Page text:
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Thursday, April 19, 2012

The Budget vs. Health Care: Round 2

Ben D'Avanzo

Special Projects Manager

Late in March, the House adopted a budget proposal that calls for the dismantling of Medicare and Medicaid as well as the repeal of the Affordable Care Act and its critical consumer protections. In a report released last week, Families USA took a closer look at the Republican proposal.

The budget was an opening salvo on a battle for the future of health care for millions of Americans. Today, the battle continued in the House Ways and Means Committee, which has jurisdiction over taxes and some health care programs. The Republicans on the committee approved legislation that would make some of the cuts recommended by the budget, including a proposal that directly targets middle-class families who need assistance paying their health insurance premiums.

Here's how it works: Starting in 2014, the Affordable Care Act will help uninsured middle-class families pay for health insurance premiums by giving them monthly tax credits, based on their predicted income. At the end of the year, the IRS makes sure that the right amount of credit was paid, based on a family's actual-rather than projected-income. The law protects the family from a huge bill by capping the tax penalty they will be obliged to pay if there is a difference between the projected income and actual income. So, families won't owe a lot of money to the IRS due to a simple, unexpected change in income, such as a mom getting a small year-end bonus.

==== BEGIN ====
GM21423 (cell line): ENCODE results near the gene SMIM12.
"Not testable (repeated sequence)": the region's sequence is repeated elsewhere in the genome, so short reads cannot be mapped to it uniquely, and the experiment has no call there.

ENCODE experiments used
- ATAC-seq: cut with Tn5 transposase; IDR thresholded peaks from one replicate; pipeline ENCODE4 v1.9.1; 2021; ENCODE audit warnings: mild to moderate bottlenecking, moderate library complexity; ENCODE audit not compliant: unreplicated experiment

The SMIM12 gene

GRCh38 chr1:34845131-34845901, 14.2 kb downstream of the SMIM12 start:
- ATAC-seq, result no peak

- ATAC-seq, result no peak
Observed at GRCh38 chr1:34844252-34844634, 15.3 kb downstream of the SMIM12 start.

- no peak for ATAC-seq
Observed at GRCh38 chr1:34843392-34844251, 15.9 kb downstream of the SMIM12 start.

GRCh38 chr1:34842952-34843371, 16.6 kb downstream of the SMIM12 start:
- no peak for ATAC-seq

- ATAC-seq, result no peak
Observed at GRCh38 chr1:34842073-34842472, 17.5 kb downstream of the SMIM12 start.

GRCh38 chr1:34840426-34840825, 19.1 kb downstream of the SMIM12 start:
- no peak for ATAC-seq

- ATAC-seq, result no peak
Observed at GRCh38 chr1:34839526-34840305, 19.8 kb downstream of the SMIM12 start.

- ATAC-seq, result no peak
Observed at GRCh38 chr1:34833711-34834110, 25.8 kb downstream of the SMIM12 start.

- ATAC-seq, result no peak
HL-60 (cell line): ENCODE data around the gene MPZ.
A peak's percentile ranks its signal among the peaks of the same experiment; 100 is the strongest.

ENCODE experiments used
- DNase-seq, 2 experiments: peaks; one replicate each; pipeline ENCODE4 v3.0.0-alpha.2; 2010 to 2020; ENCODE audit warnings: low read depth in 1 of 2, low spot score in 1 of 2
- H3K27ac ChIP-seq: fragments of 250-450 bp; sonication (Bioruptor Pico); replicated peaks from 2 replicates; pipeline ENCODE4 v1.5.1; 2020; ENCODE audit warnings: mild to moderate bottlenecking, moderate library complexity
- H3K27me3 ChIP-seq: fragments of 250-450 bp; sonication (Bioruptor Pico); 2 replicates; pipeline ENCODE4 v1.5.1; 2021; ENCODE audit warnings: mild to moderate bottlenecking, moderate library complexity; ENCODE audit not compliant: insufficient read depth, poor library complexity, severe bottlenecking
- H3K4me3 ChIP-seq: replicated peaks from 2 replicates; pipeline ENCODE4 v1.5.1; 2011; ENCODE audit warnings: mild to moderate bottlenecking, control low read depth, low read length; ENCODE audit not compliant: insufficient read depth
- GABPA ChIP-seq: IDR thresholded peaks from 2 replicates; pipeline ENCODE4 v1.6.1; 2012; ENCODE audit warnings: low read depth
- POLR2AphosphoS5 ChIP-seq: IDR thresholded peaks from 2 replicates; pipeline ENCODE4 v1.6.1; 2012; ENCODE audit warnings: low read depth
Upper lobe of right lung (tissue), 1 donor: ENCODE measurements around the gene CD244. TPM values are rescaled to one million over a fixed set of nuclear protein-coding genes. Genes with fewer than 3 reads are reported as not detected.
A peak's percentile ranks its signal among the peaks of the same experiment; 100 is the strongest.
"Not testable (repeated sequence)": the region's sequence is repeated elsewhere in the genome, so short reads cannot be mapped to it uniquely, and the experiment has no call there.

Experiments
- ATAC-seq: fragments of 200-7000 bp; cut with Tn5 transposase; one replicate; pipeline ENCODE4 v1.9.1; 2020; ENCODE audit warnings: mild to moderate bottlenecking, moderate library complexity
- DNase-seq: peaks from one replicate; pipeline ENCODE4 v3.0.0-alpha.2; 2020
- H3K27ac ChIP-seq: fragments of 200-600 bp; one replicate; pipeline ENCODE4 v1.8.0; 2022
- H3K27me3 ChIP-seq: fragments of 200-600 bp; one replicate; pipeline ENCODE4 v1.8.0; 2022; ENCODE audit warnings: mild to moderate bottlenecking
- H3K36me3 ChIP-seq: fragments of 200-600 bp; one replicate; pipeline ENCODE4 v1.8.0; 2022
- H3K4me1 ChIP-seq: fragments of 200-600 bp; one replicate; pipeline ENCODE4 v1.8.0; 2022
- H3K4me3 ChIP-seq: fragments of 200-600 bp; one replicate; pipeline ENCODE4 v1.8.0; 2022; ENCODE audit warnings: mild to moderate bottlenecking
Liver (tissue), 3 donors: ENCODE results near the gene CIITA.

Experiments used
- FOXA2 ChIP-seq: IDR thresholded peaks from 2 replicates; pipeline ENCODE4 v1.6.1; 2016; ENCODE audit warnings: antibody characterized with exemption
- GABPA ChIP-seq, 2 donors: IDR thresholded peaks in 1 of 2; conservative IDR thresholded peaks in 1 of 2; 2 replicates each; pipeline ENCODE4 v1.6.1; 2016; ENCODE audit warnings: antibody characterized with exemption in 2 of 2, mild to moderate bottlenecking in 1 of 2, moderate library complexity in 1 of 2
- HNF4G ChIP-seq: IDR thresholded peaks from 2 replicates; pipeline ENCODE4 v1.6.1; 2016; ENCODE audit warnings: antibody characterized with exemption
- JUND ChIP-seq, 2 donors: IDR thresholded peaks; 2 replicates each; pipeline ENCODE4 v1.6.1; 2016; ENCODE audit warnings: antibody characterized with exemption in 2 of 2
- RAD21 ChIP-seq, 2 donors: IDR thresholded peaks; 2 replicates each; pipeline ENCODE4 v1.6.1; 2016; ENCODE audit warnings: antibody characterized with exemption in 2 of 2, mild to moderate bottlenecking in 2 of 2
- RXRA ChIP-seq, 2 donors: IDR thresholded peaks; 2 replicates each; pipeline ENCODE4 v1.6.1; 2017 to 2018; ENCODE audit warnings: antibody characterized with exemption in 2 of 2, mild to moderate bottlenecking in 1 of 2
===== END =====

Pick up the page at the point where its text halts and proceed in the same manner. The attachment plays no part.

Now, Republicans on the Ways and Means Committee have voted to eliminate these caps that protect middle-class taxpayers. While there are many other ways that the Committee could have found savings, its leadership decided to go after the middle class.

This has serious consequences. Families eligible for the tax credit should not be worrying about a heavy tax penalty when seeking help to afford health insurance. Fearing a potential tax penalty, thousands may choose to remain uninsured rather than risk paying a penalty if their family has unexpected income changes. This undermines the goal of the Affordable Care Act to reduce costs for families and to reduce the number of uninsured.

This attack on health care for families may be the latest, but it certainly will not be the last. With deficit reduction continuing to take up the spotlight, we can expect future efforts to follow the House-passed budget's proposals to cut critical health care programs. Look for Republicans to push these radical priorities that, like eliminating the penalty cap, will serve to raise the cost and reduce the availability of health care for all Americans.